Although native to the forest jungles of Taiwan, Swinhoe’s Pheasants are easily tamed and do well in captivity.
Swinhoe’s Pheasants are large, brilliantly colored birds. Males have bright red facial skin, wattles, and legs. Their feathers, from the neck and over the chest and sides, are mostly shades of midnight blue with lacing patterns of royal and teal blue colors. They also have a white crest and a white patch on their upper back. Their magnificence is amplified by a purplish-red strip of coloring over the shoulders. Their tails are about half the length of the body. It is full and highlighted by a pair of pure white feathers that stand out brilliantly against a stock of dark blue-black curving tail feathers. The female is smaller and much less attention-demanding than the male but is a fine-looking bird. Females have a smaller red patch around the eyes and matching bright red legs. The plumage is gray and brownish-gold but with an intricate pattern of barring and lacing. Tail feathers are also brown with cinnamon and reddish tones.
Range: The Swinhoe’s Pheasants endemic are to the mountain forests of central Taiwan.
Habitat: In their natural environment, these birds are found mostly in the dappled shade mountain forests of tall hardwood trees, usually at high elevations of 1,000 to 7,000 feet. The Swinhoe’s Pheasant seems to prefer primary broadleaf forests but with logging pressures in its native environment, it has been successfully adapting to mature secondary moist hardwood forests.
Status in the Wild: The Swinhoe’s Pheasant is currently listed under Near Threatened (NT) status, as it is probably going to become endangered at some point in the near future, mostly due to land development and logging in Taiwan. The natural range of this species is only on the small island of Taiwan and between development and the range limitations, this species is comprised of a very small native population. In the 1960s and 1970s, these were popular hunting birds, and some population centers were completely decimated. There are now secure native populations in protected forests in Taiwan, such as Yushan National Park, and there are also many populations now worldwide of these beautiful pheasants, making the global population estimated at about 10,000 individuals (approximately 6,500 in being in the Yushan National Park).
Status in Aviculture: These are well established and quite common in aviculture, being very hardy and adaptable to a variety of climates. Swinhoe’s Pheasants are a good ‘beginner pheasant.’ They are calm and uncomplicated.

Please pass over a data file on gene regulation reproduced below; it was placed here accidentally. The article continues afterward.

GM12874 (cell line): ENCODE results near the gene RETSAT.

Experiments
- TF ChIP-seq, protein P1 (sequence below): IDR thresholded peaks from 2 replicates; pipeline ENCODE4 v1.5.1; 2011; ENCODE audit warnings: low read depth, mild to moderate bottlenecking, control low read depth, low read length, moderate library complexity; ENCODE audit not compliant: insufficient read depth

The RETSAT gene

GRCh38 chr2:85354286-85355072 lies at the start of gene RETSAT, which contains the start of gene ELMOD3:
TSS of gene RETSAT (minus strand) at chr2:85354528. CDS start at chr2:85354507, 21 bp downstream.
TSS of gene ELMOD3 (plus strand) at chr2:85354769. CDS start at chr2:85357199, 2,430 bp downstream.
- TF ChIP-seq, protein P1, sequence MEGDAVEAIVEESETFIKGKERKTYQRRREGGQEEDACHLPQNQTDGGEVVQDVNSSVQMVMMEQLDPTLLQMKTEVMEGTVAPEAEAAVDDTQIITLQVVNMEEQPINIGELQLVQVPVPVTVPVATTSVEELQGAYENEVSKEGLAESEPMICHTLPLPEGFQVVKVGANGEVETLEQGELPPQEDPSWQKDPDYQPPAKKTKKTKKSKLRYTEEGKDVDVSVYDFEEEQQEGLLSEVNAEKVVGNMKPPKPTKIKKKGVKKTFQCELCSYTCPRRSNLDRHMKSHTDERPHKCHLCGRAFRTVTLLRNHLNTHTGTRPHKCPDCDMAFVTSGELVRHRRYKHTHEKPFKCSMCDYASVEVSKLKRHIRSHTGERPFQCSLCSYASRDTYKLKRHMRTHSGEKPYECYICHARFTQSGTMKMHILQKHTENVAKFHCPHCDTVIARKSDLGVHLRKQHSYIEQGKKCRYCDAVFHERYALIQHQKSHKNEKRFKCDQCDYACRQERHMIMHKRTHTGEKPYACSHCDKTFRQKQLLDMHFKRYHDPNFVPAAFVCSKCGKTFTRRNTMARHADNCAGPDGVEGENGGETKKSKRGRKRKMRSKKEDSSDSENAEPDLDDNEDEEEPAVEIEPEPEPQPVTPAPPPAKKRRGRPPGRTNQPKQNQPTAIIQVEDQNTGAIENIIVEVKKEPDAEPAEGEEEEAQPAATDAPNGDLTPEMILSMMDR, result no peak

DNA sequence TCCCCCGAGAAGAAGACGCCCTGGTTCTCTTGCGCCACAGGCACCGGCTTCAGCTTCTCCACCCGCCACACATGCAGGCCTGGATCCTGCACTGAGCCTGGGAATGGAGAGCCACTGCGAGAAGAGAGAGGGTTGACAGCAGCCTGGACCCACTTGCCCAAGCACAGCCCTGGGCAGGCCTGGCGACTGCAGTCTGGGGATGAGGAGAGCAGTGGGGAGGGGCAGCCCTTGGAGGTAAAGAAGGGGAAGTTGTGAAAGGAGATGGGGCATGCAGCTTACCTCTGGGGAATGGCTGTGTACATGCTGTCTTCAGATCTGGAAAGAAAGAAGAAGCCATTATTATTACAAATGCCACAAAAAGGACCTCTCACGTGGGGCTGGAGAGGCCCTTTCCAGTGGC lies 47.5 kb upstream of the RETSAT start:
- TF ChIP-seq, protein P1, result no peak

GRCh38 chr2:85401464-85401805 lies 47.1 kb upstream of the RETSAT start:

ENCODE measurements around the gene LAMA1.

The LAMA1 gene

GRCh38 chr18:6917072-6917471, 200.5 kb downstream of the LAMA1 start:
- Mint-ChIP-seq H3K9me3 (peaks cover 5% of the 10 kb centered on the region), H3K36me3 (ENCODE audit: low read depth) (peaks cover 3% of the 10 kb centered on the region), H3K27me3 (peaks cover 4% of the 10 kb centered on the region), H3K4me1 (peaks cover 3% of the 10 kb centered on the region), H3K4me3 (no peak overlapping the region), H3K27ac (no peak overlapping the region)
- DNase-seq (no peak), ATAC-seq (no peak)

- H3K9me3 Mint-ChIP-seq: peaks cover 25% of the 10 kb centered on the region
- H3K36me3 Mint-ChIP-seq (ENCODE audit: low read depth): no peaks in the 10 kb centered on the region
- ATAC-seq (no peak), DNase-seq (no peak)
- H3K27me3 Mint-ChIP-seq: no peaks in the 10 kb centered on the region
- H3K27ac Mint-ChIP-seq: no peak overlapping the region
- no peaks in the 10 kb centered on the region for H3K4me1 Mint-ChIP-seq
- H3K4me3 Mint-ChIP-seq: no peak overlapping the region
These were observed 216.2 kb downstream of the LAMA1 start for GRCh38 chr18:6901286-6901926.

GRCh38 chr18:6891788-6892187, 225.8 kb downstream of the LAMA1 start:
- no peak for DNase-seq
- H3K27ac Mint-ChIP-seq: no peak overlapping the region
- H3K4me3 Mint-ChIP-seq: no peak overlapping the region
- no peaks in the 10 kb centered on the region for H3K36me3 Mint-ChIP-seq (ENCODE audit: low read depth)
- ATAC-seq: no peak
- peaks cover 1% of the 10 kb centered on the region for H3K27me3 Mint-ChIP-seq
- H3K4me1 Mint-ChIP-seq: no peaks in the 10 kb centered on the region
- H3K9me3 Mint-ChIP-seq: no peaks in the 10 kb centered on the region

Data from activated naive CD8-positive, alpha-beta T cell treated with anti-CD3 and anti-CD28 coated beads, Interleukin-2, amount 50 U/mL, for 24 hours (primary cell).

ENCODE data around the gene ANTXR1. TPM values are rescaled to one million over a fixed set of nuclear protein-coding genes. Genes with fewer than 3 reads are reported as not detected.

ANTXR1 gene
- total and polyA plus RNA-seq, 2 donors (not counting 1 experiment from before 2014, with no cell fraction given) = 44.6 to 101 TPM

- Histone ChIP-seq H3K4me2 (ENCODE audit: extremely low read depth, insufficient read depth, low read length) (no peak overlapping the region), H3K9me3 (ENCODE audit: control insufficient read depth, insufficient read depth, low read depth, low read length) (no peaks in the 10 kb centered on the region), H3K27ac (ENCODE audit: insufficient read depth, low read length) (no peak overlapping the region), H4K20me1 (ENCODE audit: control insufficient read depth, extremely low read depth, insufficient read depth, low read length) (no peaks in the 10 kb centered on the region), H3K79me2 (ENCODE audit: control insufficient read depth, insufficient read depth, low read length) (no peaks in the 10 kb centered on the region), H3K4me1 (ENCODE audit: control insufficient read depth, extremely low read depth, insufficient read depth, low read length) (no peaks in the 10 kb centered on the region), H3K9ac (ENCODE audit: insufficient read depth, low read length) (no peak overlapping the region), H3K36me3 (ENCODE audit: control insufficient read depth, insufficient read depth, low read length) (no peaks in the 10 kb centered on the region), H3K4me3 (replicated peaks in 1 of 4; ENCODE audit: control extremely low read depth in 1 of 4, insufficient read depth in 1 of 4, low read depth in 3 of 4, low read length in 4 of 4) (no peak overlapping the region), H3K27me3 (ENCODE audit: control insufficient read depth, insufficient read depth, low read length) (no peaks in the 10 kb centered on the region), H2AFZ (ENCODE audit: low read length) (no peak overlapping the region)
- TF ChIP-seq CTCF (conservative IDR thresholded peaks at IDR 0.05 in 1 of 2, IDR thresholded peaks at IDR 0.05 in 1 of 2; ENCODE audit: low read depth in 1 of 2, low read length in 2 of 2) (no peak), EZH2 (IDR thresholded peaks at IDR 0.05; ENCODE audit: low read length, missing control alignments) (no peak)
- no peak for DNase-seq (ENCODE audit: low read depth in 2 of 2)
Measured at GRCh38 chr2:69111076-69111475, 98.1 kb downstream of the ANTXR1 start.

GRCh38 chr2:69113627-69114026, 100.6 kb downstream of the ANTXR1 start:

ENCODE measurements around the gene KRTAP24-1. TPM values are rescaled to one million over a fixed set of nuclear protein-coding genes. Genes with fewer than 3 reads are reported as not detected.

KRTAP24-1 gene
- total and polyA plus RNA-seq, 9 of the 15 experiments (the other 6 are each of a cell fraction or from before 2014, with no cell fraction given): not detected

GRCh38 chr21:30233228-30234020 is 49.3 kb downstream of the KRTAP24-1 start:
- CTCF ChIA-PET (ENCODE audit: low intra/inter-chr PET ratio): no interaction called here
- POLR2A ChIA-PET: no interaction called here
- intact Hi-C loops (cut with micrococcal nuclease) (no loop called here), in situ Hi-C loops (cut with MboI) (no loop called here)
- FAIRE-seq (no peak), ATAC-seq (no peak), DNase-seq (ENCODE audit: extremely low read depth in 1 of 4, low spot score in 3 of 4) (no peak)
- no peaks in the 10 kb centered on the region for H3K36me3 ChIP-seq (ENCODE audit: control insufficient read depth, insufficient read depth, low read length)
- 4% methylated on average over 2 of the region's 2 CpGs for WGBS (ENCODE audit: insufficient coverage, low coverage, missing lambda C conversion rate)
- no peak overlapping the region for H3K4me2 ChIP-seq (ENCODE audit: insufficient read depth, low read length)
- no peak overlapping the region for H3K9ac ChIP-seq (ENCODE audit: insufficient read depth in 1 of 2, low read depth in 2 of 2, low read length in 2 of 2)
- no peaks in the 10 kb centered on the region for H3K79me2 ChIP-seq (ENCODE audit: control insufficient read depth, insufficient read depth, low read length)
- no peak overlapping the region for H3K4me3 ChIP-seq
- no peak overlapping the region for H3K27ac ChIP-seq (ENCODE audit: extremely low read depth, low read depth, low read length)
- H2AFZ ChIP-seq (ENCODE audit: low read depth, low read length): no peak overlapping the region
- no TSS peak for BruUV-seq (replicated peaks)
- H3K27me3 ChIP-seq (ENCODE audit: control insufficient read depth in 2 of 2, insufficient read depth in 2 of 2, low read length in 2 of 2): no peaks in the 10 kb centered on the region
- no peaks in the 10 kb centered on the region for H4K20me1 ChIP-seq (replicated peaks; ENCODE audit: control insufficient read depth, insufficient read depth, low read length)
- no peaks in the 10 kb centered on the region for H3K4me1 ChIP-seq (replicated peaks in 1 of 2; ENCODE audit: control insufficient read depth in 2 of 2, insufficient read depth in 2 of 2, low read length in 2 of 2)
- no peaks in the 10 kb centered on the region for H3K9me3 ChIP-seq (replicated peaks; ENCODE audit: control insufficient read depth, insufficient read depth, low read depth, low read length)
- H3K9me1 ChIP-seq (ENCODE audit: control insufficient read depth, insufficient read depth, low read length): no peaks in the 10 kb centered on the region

Breeding: Male gives a courtship and mating performance – with flaunting and displaying as well as wing-whirring, bobbing, and raising of the white crest as well as the red wattles on the face. Breeding is usually March through April but can extend into July. Although Swinhoe’s Pheasants can be fertile in the first year, it is best to wait until the second year when the birds are fully mature before breeding.
Incubation: Nests are usually on the ground sheltered against a tree trunk or large rock, although sometimes higher locations are chosen. March through May, the hen will lay usually around 3-7 creamy-reddish eggs with 1 egg being laid every other day. Incubation lasts 24-27 days and eggs are sat on by the females. Chicks start to leave the nest after 2 or 3 days and are camouflaged in soft brown colors. Young birds get their adult plumage at 2 years of age.
Lifespan: Although lifespan in the wild for most pheasants is under 2 years old, in captivity, and with good husbandry, the Swinhoe’s Pheasant can live between 10 and 15 years and perhaps older.
Size: Males are 29-31 inches in length, with 16-19 inches being tail. Females are approximately 19 inches in length, with about 7-8 inches being tail.
Housing Requirements: At least 150 square feet of aviary space per bird is required. Although Swinhoe’s Pheasants in the wild are solitary most of the time, they can be kept successfully in pairs or trios if hens are accepting of one another. Males should not be kept together or with other male pheasant species. Swinhoe’s Pheasants roost in trees at night time so these birds will need raised areas for roosting. For laying and/or nesting, they will need private and sheltered spots within the aviary, which mimic the shelter of tree trunks or large rocks. They are hardy and can withstand cold temperatures. They do enjoy dusting; they should be provided with some area with sand or dry soil so the birds can dust and keep their plumage glowing. Make sure their enclosure is safe from predators including very small ones such as mink and weasels.
Diet: The diet in the wild is varied, comprised of both plant material (nuts, berries, buds, and leaf shoots) as well as insects and worms. Swinhoe’s Pheasants forage during the day, mostly in the morning and late afternoon on the ground. They tend to dig and scratch about. They need a medium-level protein diet of 20-23% protein. Higher-protein ‘breeder poultry pellets’ with 23-26% protein (may have to be crumbled if pellets are too large) combined with greens and other variations when possible would be quite adequate.
Miscellaneous Notes: The Swinhoe’s pheasant got its name in 1862 from its discoverer, Robert Swinhoe, a British ornithologist, and naturalist. It is also known as the Formosan Pheasant (Formosa being the Portuguese name for the island of Taiwan). Taiwanese people have called them blue pheasants, mountain chickens, and red-footed mountain chickens.